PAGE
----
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Minnesota Republicans: Money makes McFadden a Senate contender

Some of the best-known Republicans in Minnesota are lined up behind Mike McFadden's U.S. Senate campaign, but not because he has a strong track record in elective office.

Some of the best-known Republicans in Minnesota are lined up behind Mike McFadden's U.S. Senate campaign, but not because he has a strong track record in elective office.

Indeed, McFadden has no political resume. But GOP insiders hope what the business executive lacks in experience, he more than makes up for in cash. The more than $2 million he's raised for his campaign make him a front-runner in the Republican contest to challenge Democratic U.S. Sen. Al Franken this fall.

"In the first 30 days he raised three-quarters of a million dollars," said former U.S. Sen. Rudy Boschwitz, an honorary co-chair of the McFadden campaign. "That catches people's attention."

Former U.S. Sen. Norm Coleman, another co-chair, said McFadden has demonstrated he can raise the kind of money Republicans need to mount a serious challenge to Franken.

"If you don't have the ability to raise money to get your message out then, in the end, you know it's a tree falling in the forest--the sound of one hand clapping," said Coleman, who lost to Franken six years ago by 312 votes after a contentious recount. "Nobody hears."


Often when members of the establishment wing of a political party get behind one candidate early in an intraparty contest, it’s because they've encouraged that person to run. In 2002, then-President George W. Bush, for example, personally appealed to Coleman to run against U.S. Sen. Paul Wellstone.

But Republican leaders say they did not come together to anoint McFadden, Coleman and Boschwitz said.

"We didn't know him at all beforehand," Boschwitz said. "He made himself known to us."

McFadden's fundraising success is evident as he tries to make himself known to Minnesota voters. Already, he has put out two TV ads and produced several campaign videos in a running series called "Minute with Mike."

"We can do better as America and it's never been more important," McFadden said in one video.

In the installment, "Sense of Duty," McFadden explains that he put his successful business career on hold to run for the Senate because he and his wife, Mary Kate wanted to lend his business expertise to public service.

"We're embarrassed by what we're handing off to our kids," McFadden said in the video. "We haven't been good stewards. We're going to give them 17 trillion dollars of debt and an economy that's completely stagnant, and I think a loss of the American ethos around the American dream and what it means to be successful and the concept of earned success."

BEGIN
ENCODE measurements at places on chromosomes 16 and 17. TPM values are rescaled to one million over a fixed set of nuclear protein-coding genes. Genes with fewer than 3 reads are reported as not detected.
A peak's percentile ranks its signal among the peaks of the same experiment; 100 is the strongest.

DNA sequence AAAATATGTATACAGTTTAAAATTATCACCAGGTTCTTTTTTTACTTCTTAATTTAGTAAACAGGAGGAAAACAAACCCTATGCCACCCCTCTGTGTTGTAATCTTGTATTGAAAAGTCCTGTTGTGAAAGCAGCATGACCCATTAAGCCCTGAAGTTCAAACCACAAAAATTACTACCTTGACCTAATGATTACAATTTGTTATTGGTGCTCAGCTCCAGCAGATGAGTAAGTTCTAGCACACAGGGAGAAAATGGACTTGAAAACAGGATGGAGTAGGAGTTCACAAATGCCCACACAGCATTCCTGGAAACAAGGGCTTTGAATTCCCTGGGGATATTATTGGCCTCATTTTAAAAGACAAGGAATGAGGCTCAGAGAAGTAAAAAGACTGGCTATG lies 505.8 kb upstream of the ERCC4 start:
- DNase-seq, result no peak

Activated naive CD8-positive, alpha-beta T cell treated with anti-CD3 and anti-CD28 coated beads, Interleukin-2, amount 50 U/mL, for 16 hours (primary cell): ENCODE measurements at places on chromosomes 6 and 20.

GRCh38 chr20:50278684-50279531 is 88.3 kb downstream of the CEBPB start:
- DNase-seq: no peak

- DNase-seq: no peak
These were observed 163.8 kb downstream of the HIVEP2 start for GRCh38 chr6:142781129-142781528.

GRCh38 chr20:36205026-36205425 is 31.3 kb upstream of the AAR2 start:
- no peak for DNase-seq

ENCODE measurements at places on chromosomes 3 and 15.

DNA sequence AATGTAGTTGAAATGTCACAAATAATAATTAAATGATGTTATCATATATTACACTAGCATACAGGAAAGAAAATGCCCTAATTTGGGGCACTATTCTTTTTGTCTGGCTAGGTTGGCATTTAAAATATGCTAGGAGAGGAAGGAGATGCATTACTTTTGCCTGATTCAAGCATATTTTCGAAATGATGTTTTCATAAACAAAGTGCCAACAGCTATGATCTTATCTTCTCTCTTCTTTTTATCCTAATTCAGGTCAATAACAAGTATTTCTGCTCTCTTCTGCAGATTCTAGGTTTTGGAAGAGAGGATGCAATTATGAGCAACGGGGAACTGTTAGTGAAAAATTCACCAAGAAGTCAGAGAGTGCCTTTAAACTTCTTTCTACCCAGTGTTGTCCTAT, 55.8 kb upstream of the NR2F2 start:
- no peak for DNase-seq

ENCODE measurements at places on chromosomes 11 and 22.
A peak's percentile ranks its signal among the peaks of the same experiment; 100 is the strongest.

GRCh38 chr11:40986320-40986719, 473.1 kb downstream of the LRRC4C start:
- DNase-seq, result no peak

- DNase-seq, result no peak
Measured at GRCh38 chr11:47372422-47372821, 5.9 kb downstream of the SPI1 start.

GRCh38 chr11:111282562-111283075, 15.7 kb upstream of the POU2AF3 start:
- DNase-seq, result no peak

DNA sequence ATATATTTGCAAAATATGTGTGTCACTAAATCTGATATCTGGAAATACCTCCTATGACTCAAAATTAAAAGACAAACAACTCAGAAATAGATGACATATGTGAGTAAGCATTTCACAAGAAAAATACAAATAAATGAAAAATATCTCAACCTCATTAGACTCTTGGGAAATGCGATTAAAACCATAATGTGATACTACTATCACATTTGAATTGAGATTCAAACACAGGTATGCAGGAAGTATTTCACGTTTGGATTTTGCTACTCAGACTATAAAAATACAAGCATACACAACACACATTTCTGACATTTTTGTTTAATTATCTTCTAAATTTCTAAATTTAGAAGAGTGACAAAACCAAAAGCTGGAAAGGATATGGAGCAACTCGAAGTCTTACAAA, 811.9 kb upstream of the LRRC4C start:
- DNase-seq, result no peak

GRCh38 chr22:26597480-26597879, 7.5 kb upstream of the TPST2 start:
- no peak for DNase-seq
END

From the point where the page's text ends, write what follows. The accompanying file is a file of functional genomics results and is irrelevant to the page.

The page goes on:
McFadden, co-CEO of Lazard Middle Market, a Minneapolis-based finance and asset management firm, took a leave of absence to run for Senate.


Boschwitz said because McFadden had a successful business career instead of a career in politics, he could attract a lot of support at a time when so many people hold politicians in contempt.

"I think voters like the idea of sending a non-politician, particularly a guy like Mike who acted as an agent to sell businesses and buy businesses -- somebody who can work out the difficulties between two sides is needed in Washington," Boschwitz said.

But Boschwitz also acknowledges the down side of being a political newcomer.

"He's prone to make mistakes," he said of the candidate.

McFadden has made a lot of them, University of Minnesota political scientist Kathryn Pearson said. First, he said he supported requiring sellers at gun shows to run background checks on buyers and then said he opposed them. But more generally, Pearson said, McFadden has ducked issues.

"McFadden' inability to talk about a lot of important policy issues that he would need to be well versed in if elected to the Senate I think has gotten him a lot of negative press on the campaign trail," Pearson said.

Straw polls suggest that going into this month's GOP endorsing convention. McFadden trails the front-runner, state Sen. Julianne Ortman of Chanhassen.

If McFadden doesn't win, he plans to seek the Republican nomination in the primary.


Coleman said a primary could help McFadden hone his emerging political skills.

"I actually do think it would be healthy to sharpen your skills against fellow Republicans," Coleman said. "I hope though that the focus is not on attacking each other, but on saying 'here's why Al Franken shouldn’t continue to be there.'"

Although Republicans haven't sorted out who they will put up against Franken, it's clear that DFL leaders think McFadden will be on the November ballot. That's why they're spending more time criticizing McFadden than all of the other GOP contenders combined.


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